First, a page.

Finally, it should be added that Maya is also spoken outside of Mexico in Belize and in the Peten area of Guatemala. The party line among modern scholars is that the form of Maya spoken in E1 Peten is a distinct language which they call "Itza Maya." It doesn't make any difference to us, however, because there is but a handful of speakers left there. The same is largely true in Belize, although in northern Belize around Corozal Town there are descendants of Maya refugees from the Caste War (see below) who still know Maya.
Maya has been spoken on the Yucatan peninsula for a very long time, certainly for a long time before the Spanish arrived in the sixteenth century. A high civilization developed in this area in the early part of our era (from the third century on) which counted among its achievements the development of a writing system, which we now call "Hieroglyphic Maya." An important question is what was the spoken language on which Hieroglyphic Maya was based. For a long time, scholars agreed that Hieroglyphic Maya was a purely logographic system; i.e., each symbol represented a word. This meant that the question of the language was relatively unimportant for the real problem of deciphering the glyphs, and it became the custom to name the glyphs using a Yucatec Maya word that corresponded meaningwise to the interpretation of the glyph. The view that the hieroglyphs were strictly logographic, however, turned out to be incorrect. In the past fifteen years a major breakthrough in the interpretation of Hieroglyphic Maya was achieved with the recognition of numerous phonetic elements in the system. This means that the question of the spoken language is indeed crucial to interpretation. There has been a shift away from seeing Hieroglyphic Maya as simply the immediate predecessor of our Maya, but a real consensus on what the language base of the hieroglyphs was has yet to emerge. Whatever it was, however, it was close to the Maya of Yucatan, and so with a bit of generalization that ignores some details, we can say that Maya has a longer written history than either English or Spanish.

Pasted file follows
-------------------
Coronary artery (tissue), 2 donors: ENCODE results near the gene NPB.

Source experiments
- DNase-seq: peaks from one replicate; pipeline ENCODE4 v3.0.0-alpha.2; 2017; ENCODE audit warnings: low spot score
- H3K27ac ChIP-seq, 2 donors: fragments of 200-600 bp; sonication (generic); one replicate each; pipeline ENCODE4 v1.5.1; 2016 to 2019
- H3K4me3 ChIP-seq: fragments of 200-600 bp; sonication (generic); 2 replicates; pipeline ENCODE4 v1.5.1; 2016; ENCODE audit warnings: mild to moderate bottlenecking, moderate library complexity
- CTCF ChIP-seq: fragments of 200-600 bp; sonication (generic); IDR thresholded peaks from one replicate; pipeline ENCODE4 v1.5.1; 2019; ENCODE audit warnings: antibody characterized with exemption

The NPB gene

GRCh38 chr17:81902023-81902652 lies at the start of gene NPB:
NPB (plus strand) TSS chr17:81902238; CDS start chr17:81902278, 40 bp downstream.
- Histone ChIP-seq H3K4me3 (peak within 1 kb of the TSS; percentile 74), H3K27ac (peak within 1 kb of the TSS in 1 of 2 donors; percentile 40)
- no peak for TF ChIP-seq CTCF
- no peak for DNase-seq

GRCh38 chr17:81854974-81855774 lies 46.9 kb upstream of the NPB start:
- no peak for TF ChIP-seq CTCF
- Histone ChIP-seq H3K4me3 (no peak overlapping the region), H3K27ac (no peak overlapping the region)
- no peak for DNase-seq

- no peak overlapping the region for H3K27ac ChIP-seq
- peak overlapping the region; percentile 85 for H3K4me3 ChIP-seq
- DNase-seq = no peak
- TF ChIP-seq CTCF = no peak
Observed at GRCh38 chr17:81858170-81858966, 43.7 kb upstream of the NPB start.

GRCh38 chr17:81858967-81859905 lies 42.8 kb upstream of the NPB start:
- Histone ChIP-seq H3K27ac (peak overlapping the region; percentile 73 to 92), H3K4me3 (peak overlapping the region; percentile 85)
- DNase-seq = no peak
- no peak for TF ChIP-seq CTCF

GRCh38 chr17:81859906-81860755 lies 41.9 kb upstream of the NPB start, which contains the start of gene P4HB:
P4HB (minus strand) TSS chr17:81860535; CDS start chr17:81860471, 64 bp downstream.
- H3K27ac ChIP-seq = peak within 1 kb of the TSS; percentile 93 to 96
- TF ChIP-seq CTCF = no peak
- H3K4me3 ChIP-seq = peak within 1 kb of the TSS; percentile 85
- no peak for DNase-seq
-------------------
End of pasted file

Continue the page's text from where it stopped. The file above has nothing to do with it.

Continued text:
At the time of the conquest, the use and knowledge of the hieroglyphs were apparently in decline, and so when the padres taught some of the Maya to read and write using Latin letters, this writing system was converted by them for their own use as well. A fairly extensive collection of written documents in Maya from the sixteenth through nineteenth century survives, and the language represented in these colonial documents is sometimes called "Classical''or "Colonial Maya." The most interesting documents from this period are the books of Chilam Balam. There are a number of these books which were discovered in the nineteenth and twentieth centuries and are preserved either in the original or in copies. The Chilam Balam books were kept secretly by the Maya in various settlements of colonial Yucatan and recopied as the earlier copies disintegrated in the climate. The copies were imperfect and new material from the colonial Christian tradition was introduced, but the books are clearly the maintenance of a precolonial indigenous tradition of record-keeping. The language of the Chilam Balam books is very obscure, and speakers of the modern language find them unintelligible without the kind of help that English speakers need reading Old or Middle English. The works are usually referred to by the town the manuscript was found in, e.g. "The Chilam Balam of Chumayel."